It’s unlikely this will cause Boeing any meaningful harm. Its corporate reputation had already been severely damaged by the affair. The company is now working hard to restore it, and regain public and investor confidence.

For Mr Muilenberg himself, the financial consequences of the settlement won’t be that painful either. He received some $60m in compensation and benefits when he left the company. But the fact that the SEC chose to charge him personally sends out a powerful signal.

There have been criticisms in some quarters that the ex-boss has not been properly held to account for his role in the affair. On this occasion, though, the finger has been pointed squarely in his direction.

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On 29 October 2018, Lion Air Flight 610 crashed into the Java Sea 13 minutes after taking off from Jakarta’s Soekarno-Hatta International Airport, killing all 189 passengers and crew.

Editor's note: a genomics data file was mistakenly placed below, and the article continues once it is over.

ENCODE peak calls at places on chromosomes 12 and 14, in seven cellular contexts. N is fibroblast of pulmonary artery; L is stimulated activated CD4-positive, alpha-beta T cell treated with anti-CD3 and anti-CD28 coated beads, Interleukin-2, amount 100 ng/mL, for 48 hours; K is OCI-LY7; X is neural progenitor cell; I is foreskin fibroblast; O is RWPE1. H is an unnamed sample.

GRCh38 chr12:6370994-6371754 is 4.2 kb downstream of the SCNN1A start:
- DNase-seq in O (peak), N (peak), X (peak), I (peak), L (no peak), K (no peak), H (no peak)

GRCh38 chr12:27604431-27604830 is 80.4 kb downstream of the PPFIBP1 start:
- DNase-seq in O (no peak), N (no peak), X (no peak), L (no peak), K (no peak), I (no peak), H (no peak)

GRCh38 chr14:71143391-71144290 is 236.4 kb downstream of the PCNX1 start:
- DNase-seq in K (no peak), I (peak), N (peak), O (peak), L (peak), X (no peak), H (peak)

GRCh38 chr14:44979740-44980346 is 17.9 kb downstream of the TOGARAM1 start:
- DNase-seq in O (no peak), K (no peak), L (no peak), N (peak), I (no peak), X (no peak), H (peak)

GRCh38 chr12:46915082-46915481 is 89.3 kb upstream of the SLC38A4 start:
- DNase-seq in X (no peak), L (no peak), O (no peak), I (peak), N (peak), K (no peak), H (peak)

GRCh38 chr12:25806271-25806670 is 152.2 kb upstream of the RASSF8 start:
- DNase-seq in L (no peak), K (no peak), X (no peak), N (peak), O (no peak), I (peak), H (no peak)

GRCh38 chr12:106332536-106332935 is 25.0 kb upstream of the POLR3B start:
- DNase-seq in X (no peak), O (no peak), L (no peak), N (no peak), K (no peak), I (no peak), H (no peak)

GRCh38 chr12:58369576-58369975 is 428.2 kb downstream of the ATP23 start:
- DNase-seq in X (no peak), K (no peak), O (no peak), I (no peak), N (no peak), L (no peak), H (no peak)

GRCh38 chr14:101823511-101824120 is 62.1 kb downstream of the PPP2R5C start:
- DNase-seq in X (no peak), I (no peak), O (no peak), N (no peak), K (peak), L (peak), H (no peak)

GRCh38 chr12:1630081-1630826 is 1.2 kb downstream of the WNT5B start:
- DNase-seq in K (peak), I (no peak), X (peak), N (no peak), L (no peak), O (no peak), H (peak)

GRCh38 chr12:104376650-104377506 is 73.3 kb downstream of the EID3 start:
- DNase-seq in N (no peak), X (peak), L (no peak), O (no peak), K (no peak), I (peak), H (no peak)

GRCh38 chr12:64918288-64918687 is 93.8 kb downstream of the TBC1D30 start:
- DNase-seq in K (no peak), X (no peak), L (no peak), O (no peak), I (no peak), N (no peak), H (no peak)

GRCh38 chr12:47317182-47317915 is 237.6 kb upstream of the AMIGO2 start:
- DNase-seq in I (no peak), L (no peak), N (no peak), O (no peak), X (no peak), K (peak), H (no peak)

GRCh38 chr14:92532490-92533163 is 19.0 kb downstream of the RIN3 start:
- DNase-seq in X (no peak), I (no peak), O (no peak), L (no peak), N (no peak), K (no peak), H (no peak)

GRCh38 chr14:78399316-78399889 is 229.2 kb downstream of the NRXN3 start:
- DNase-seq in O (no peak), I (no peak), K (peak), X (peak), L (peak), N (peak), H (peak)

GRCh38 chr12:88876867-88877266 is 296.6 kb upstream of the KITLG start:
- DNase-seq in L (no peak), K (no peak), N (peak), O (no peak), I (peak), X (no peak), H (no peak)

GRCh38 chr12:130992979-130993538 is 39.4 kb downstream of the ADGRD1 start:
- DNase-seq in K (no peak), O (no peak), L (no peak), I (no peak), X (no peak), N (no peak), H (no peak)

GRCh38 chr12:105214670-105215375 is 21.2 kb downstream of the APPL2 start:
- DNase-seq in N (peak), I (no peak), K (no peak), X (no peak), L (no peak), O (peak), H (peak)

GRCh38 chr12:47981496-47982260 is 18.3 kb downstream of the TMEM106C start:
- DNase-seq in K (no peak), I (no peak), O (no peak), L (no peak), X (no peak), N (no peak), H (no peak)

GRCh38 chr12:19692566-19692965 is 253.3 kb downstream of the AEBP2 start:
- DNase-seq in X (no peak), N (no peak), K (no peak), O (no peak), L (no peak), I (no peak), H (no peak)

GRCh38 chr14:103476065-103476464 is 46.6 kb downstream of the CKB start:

Less than five months later, Ethiopian Airlines Flight 302, another Boeing 737 Max on its way to Kenya, crashed six minutes after leaving Ethiopia’s capital Addis Ababa. All 157 people on board were killed.

The crashes were linked to a flight control system called the “Maneuvering Characteristics Augmentation System” (MCAS) in the Boeing 737 Max.

The SEC said that “after the first crash, Boeing and Mr Muilenburg knew that MCAS posed an ongoing airplane safety issue, but assured the public that the 737 Max was safe to fly.

The crashes have cost Boeing more than $20bn, including payments to families of those killed in the crashes.

In the wake of the incidents, the US Congress passed new legislation reforming how the country’s aviation regulator, the Federal Aviation Administration (FAA), certifies new planes.

A small number of trials are expected to start next year to resolve outstanding claims.